Australian teen who hacked Apple twice hoped he would get a job; told to “use gifts for good rather

An Adelaide teenager who was just 13 years old when he first managed to hack into Apple’s secure computer system has pleaded guilty to multiple computer hacking charges in an Adelaide courtroom.

The Youth Court heard his case, where “he and another teenager from Melbourne hacked into the technology giant’s mainframe in December 2015 and then again in early 2017 and downloaded internal documents and data,” according to the ABC.

“He used his ‘high level of expertise’ in information technology to create false digital credentials which tricked Apple’s server into thinking he was a company employee.”

The breach was initially reported to the FBI, who passed on the information to the Australian Federal Police. The court heard that Apple reported no financial, data or intellectual property theft as a result of the hack.

Mark Twiggs, who represented the now 17-year-old told the court that the individual was ignorant of the impact of his actions, adding he thought Apple may have even offered him a job.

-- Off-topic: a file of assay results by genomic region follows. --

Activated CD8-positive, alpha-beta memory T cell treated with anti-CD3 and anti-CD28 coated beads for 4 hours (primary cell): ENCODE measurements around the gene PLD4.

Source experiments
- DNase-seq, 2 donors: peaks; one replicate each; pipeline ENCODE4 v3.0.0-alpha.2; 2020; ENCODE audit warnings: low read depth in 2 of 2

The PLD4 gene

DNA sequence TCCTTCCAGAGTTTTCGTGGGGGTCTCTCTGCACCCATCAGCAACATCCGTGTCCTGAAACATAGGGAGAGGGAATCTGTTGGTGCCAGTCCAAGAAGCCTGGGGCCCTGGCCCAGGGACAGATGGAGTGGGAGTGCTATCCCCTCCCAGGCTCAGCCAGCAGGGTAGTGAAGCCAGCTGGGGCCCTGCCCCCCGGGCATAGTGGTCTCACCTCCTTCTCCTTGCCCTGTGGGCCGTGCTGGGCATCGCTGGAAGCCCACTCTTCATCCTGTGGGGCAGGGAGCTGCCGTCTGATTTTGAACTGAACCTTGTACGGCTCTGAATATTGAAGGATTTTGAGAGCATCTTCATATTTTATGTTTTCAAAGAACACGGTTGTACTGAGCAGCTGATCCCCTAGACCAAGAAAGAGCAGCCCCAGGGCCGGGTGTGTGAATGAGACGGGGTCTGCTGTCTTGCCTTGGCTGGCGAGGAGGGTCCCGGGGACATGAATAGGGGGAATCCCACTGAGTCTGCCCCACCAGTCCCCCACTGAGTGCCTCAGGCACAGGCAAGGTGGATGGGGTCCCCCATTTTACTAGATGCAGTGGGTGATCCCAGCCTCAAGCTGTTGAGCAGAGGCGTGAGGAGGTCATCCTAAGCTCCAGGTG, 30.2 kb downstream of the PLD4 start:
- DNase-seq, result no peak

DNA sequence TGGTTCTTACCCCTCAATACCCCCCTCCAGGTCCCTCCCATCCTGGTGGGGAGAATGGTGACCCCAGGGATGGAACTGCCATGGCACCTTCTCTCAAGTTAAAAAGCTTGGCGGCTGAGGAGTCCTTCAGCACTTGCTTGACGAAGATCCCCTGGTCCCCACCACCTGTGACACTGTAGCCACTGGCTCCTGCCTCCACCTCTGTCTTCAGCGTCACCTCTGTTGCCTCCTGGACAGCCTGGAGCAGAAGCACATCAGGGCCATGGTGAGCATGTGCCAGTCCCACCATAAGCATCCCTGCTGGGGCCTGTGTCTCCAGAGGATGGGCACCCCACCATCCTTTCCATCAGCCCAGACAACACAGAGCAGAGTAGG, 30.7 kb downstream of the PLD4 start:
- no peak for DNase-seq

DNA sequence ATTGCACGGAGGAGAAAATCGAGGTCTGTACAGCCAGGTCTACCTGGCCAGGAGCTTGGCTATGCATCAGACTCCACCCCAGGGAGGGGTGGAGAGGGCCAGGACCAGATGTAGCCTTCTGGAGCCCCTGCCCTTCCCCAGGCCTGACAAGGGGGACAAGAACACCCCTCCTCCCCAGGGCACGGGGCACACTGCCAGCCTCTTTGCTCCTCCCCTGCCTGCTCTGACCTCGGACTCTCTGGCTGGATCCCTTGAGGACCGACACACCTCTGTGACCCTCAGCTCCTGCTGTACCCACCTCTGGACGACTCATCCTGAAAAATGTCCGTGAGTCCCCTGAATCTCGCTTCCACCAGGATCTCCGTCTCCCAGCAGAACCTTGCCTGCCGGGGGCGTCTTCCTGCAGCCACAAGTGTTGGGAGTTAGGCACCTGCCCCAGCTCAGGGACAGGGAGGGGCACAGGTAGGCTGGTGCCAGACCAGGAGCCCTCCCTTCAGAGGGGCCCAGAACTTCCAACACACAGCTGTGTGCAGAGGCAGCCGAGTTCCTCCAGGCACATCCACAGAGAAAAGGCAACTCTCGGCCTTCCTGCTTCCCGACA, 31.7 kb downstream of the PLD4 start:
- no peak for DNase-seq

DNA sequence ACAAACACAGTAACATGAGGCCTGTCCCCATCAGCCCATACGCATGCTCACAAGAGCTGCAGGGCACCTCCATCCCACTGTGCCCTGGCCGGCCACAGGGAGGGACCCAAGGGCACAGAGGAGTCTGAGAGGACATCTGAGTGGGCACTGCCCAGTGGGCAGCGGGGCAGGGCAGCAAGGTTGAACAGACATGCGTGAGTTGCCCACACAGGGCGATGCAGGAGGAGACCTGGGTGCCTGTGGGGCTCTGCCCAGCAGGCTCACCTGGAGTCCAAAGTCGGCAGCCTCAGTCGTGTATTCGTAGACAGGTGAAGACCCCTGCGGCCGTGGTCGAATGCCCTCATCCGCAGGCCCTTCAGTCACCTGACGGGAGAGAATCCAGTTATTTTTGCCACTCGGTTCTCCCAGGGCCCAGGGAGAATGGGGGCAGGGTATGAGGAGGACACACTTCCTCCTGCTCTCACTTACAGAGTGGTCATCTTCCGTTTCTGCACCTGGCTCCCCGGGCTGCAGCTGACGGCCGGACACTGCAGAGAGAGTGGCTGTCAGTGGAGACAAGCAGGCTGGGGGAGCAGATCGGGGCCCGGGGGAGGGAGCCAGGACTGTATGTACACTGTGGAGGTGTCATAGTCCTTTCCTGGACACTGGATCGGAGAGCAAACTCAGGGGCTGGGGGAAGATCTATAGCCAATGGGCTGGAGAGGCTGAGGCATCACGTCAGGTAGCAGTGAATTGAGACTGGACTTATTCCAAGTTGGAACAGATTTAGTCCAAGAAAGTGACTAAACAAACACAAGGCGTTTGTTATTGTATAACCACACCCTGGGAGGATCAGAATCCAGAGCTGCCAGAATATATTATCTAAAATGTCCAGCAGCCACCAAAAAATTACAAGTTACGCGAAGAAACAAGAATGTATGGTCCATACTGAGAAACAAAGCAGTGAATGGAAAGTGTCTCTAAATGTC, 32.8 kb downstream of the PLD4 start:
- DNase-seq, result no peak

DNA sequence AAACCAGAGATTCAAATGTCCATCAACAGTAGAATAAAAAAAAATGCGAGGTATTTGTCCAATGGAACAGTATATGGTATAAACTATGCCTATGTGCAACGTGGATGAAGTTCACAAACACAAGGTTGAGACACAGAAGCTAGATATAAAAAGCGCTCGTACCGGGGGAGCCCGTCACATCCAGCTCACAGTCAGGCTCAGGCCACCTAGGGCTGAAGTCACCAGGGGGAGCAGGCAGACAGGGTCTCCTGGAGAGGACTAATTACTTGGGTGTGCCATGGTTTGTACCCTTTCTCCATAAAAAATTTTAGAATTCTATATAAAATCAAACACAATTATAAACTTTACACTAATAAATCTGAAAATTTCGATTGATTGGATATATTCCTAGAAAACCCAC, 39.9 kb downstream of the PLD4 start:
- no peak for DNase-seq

“This offending started when my client was 13 years of age, a very young age,” he said, adding “my client is remorseful.”

“He had no idea about the seriousness of the offence and hoped that when it was discovered that he might gain employment at this company.”

“He didn’t know this was going to lead to anything other than a job at the end of it, [this] happened in Europe, a similar person got caught and they ended up getting employed by the company.”

Magistrate David White placed the youth on a $500 good behaviour bond for the next nine-months.

“He is clearly someone who is a gifted individual when it comes to information technology,” Magistrate White said. “That being said, those who have this advantage of being gifted doesn’t give them the right to abuse that gift.”

“The manner in which the world functions is one that is heavily reliant on computer technology and those who unlawfully interfere with those systems can do enormous amounts of damage,” he added. “You must remain on the straight and narrow and use your gifts for good rather than evil,” he concluded.

The ABC contacted Apple for an official statement, to which they replied, “at Apple, we vigilantly protect our networks and have dedicated teams of information security professionals that work to detect and respond to threats.”

“In this case, our teams discovered the unauthorized access, contained it, and reported to law enforcement… We regard the data security of our users as one of our greatest responsibilities and want to assure our customers that at no point during this incident was their personal data collected.”

The other offender involved in the hack was last year sentenced to eight months probation for his involvement; he was 16-years-old at the time of the offence, and was reportedly caught after storing files in a folder called “hacky hack hack” and “bragging on WhatsApp”, according to Mashable.

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